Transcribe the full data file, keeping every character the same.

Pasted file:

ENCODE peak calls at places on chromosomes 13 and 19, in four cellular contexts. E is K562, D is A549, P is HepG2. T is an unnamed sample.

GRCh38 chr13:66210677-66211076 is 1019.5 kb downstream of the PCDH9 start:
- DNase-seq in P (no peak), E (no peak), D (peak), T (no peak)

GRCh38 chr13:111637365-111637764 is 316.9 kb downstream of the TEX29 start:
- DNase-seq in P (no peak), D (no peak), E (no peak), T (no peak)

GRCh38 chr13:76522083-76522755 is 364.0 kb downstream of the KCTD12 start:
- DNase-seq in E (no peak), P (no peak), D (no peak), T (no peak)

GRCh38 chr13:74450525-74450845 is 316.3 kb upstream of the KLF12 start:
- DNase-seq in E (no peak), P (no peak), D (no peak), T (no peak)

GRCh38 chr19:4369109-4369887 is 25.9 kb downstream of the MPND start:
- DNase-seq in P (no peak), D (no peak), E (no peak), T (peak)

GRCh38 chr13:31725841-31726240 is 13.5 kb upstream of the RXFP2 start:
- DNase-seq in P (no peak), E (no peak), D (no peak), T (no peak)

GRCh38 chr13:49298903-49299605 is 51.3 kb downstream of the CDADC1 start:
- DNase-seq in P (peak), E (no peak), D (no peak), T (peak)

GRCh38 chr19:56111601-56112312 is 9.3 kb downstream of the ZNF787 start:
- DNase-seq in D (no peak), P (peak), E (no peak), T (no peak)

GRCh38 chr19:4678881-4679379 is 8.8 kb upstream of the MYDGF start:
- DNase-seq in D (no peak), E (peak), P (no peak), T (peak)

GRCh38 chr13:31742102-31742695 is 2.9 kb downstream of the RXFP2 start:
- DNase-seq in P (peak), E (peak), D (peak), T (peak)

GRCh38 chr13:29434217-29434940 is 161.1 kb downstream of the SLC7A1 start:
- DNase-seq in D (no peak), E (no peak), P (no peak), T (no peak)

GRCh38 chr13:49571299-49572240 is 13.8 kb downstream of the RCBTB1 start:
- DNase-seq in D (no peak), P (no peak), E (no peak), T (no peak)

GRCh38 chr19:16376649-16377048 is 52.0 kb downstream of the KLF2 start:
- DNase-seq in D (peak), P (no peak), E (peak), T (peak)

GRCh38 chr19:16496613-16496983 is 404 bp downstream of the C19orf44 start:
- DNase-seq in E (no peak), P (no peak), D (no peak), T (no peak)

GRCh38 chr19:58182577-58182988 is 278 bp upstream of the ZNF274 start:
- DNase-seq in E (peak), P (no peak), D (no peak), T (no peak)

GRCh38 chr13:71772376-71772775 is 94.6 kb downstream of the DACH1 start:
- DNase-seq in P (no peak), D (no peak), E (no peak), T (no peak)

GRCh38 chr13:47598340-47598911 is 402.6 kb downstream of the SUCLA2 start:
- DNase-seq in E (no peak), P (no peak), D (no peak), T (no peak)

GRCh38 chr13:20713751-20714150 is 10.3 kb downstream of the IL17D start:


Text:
ENCODE peak calls at places on chromosomes 13 and 19, in four cellular contexts. E is K562, D is A549, P is HepG2. T is an unnamed sample.

GRCh38 chr13:66210677-66211076 is 1019.5 kb downstream of the PCDH9 start:
- DNase-seq in P (no peak), E (no peak), D (peak), T (no peak)

GRCh38 chr13:111637365-111637764 is 316.9 kb downstream of the TEX29 start:
- DNase-seq in P (no peak), D (no peak), E (no peak), T (no peak)

GRCh38 chr13:76522083-76522755 is 364.0 kb downstream of the KCTD12 start:
- DNase-seq in E (no peak), P (no peak), D (no peak), T (no peak)

GRCh38 chr13:74450525-74450845 is 316.3 kb upstream of the KLF12 start:
- DNase-seq in E (no peak), P (no peak), D (no peak), T (no peak)

GRCh38 chr19:4369109-4369887 is 25.9 kb downstream of the MPND start:
- DNase-seq in P (no peak), D (no peak), E (no peak), T (peak)

GRCh38 chr13:31725841-31726240 is 13.5 kb upstream of the RXFP2 start:
- DNase-seq in P (no peak), E (no peak), D (no peak), T (no peak)

GRCh38 chr13:49298903-49299605 is 51.3 kb downstream of the CDADC1 start:
- DNase-seq in P (peak), E (no peak), D (no peak), T (peak)

GRCh38 chr19:56111601-56112312 is 9.3 kb downstream of the ZNF787 start:
- DNase-seq in D (no peak), P (peak), E (no peak), T (no peak)

GRCh38 chr19:4678881-4679379 is 8.8 kb upstream of the MYDGF start:
- DNase-seq in D (no peak), E (peak), P (no peak), T (peak)

GRCh38 chr13:31742102-31742695 is 2.9 kb downstream of the RXFP2 start:
- DNase-seq in P (peak), E (peak), D (peak), T (peak)

GRCh38 chr13:29434217-29434940 is 161.1 kb downstream of the SLC7A1 start:
- DNase-seq in D (no peak), E (no peak), P (no peak), T (no peak)

GRCh38 chr13:49571299-49572240 is 13.8 kb downstream of the RCBTB1 start:
- DNase-seq in D (no peak), P (no peak), E (no peak), T (no peak)

GRCh38 chr19:16376649-16377048 is 52.0 kb downstream of the KLF2 start:
- DNase-seq in D (peak), P (no peak), E (peak), T (peak)

GRCh38 chr19:16496613-16496983 is 404 bp downstream of the C19orf44 start:
- DNase-seq in E (no peak), P (no peak), D (no peak), T (no peak)

GRCh38 chr19:58182577-58182988 is 278 bp upstream of the ZNF274 start:
- DNase-seq in E (peak), P (no peak), D (no peak), T (no peak)

GRCh38 chr13:71772376-71772775 is 94.6 kb downstream of the DACH1 start:
- DNase-seq in P (no peak), D (no peak), E (no peak), T (no peak)

GRCh38 chr13:47598340-47598911 is 402.6 kb downstream of the SUCLA2 start:
- DNase-seq in E (no peak), P (no peak), D (no peak), T (no peak)

GRCh38 chr13:20713751-20714150 is 10.3 kb downstream of the IL17D start: